Today (22 June) a United Nations committee that has reviewed Ireland’s compliance with the U.N. Covenant on Economic, Social and Cultural Rights has recommended that Ireland amend its abortion laws (among others).
Currently, abortion is illegal in Ireland unless the pregnant woman’s (or girl’s) life is at risk. It’s illegal in cases of fetal abnormalities, rape and incest. Irishwomen who need or choose to terminate their pregnancies must do so abroad. Many typically travel to the U.K., which is close by, but with this system in place, women who can’t afford the trip, the time away from work, etc. for this procedure are put at a huge disadvantage. By not having access to safe abortion facilities, they are being forced to either have children they can’t care for/ didn’t plan to have, or to attempt terminating the pregnancy themselves through medically unsafe and even life-threatening measures.
The committee advocates for a referendum repealing the part of the Constitution that protects the “right to life” of the pregnant woman and fetus equally. The members also want revision and clarification of the language in the 2013 Protection of Life During Pregnancy Act with regards to what constitutes a threat to the pregnant person’s life.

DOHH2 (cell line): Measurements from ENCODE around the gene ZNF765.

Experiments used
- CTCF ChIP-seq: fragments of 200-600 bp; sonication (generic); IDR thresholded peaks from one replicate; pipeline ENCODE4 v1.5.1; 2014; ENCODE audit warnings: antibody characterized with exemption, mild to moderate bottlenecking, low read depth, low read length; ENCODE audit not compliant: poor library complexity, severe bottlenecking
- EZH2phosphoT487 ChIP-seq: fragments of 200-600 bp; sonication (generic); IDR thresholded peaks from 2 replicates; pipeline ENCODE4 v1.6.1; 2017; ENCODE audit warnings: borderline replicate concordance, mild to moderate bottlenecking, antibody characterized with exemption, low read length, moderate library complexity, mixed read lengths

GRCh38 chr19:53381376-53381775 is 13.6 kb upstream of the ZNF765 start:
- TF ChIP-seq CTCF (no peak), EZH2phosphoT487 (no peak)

Sadly this is not the first time the U.N. has criticized the Irish government for its failure to implement changes to laws governing this issue. And I imagine it won’t be the last. But hopefully, now that the U.N. has once again called for these reforms, the dialogue surrounding abortion legalization in Ireland will be reinvigorated, and people will start talking about this issue more as referenda are prepared.